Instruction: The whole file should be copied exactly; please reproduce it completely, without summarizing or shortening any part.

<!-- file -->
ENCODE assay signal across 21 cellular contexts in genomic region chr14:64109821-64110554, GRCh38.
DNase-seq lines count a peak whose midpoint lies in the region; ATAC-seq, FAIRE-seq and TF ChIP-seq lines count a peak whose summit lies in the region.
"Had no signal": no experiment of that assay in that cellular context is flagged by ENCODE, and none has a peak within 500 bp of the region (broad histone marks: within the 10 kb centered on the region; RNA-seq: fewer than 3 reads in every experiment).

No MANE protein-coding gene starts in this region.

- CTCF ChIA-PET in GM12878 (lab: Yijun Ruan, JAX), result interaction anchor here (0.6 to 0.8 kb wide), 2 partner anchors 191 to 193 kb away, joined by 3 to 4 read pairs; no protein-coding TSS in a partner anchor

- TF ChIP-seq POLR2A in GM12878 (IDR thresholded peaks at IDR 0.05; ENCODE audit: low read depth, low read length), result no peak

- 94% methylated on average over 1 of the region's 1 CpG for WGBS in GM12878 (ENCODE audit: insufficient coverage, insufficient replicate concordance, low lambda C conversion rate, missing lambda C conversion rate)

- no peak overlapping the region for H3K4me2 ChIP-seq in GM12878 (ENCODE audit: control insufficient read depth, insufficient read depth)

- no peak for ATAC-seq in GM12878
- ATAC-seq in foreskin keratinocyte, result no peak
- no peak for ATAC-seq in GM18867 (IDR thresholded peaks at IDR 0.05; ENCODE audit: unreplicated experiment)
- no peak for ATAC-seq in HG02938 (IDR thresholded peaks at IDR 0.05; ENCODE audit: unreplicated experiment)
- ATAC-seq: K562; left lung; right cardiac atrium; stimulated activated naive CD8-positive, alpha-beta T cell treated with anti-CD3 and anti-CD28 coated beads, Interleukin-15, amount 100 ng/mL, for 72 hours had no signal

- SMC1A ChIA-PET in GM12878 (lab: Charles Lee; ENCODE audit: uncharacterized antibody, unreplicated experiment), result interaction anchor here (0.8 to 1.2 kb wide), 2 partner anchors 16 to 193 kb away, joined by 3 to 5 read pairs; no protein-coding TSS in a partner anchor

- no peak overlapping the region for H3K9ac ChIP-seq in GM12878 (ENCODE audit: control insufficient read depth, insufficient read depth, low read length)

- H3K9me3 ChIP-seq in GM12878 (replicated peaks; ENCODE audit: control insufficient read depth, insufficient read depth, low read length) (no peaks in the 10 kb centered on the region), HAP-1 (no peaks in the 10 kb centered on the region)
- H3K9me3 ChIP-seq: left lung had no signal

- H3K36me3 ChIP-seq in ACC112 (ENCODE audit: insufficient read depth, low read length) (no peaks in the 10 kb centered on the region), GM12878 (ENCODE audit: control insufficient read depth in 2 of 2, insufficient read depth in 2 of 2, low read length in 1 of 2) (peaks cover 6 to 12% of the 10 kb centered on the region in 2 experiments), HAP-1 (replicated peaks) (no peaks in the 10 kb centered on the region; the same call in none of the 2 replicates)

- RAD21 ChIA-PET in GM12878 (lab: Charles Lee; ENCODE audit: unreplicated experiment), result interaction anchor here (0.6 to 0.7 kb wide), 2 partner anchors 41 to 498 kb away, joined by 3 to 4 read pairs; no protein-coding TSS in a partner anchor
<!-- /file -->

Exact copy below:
ENCODE assay signal across 21 cellular contexts in genomic region chr14:64109821-64110554, GRCh38.
DNase-seq lines count a peak whose midpoint lies in the region; ATAC-seq, FAIRE-seq and TF ChIP-seq lines count a peak whose summit lies in the region.
"Had no signal": no experiment of that assay in that cellular context is flagged by ENCODE, and none has a peak within 500 bp of the region (broad histone marks: within the 10 kb centered on the region; RNA-seq: fewer than 3 reads in every experiment).

No MANE protein-coding gene starts in this region.

- CTCF ChIA-PET in GM12878 (lab: Yijun Ruan, JAX), result interaction anchor here (0.6 to 0.8 kb wide), 2 partner anchors 191 to 193 kb away, joined by 3 to 4 read pairs; no protein-coding TSS in a partner anchor

- TF ChIP-seq POLR2A in GM12878 (IDR thresholded peaks at IDR 0.05; ENCODE audit: low read depth, low read length), result no peak

- 94% methylated on average over 1 of the region's 1 CpG for WGBS in GM12878 (ENCODE audit: insufficient coverage, insufficient replicate concordance, low lambda C conversion rate, missing lambda C conversion rate)

- no peak overlapping the region for H3K4me2 ChIP-seq in GM12878 (ENCODE audit: control insufficient read depth, insufficient read depth)

- no peak for ATAC-seq in GM12878
- ATAC-seq in foreskin keratinocyte, result no peak
- no peak for ATAC-seq in GM18867 (IDR thresholded peaks at IDR 0.05; ENCODE audit: unreplicated experiment)
- no peak for ATAC-seq in HG02938 (IDR thresholded peaks at IDR 0.05; ENCODE audit: unreplicated experiment)
- ATAC-seq: K562; left lung; right cardiac atrium; stimulated activated naive CD8-positive, alpha-beta T cell treated with anti-CD3 and anti-CD28 coated beads, Interleukin-15, amount 100 ng/mL, for 72 hours had no signal

- SMC1A ChIA-PET in GM12878 (lab: Charles Lee; ENCODE audit: uncharacterized antibody, unreplicated experiment), result interaction anchor here (0.8 to 1.2 kb wide), 2 partner anchors 16 to 193 kb away, joined by 3 to 5 read pairs; no protein-coding TSS in a partner anchor

- no peak overlapping the region for H3K9ac ChIP-seq in GM12878 (ENCODE audit: control insufficient read depth, insufficient read depth, low read length)

- H3K9me3 ChIP-seq in GM12878 (replicated peaks; ENCODE audit: control insufficient read depth, insufficient read depth, low read length) (no peaks in the 10 kb centered on the region), HAP-1 (no peaks in the 10 kb centered on the region)
- H3K9me3 ChIP-seq: left lung had no signal

- H3K36me3 ChIP-seq in ACC112 (ENCODE audit: insufficient read depth, low read length) (no peaks in the 10 kb centered on the region), GM12878 (ENCODE audit: control insufficient read depth in 2 of 2, insufficient read depth in 2 of 2, low read length in 1 of 2) (peaks cover 6 to 12% of the 10 kb centered on the region in 2 experiments), HAP-1 (replicated peaks) (no peaks in the 10 kb centered on the region; the same call in none of the 2 replicates)

- RAD21 ChIA-PET in GM12878 (lab: Charles Lee; ENCODE audit: unreplicated experiment), result interaction anchor here (0.6 to 0.7 kb wide), 2 partner anchors 41 to 498 kb away, joined by 3 to 4 read pairs; no protein-coding TSS in a partner anchor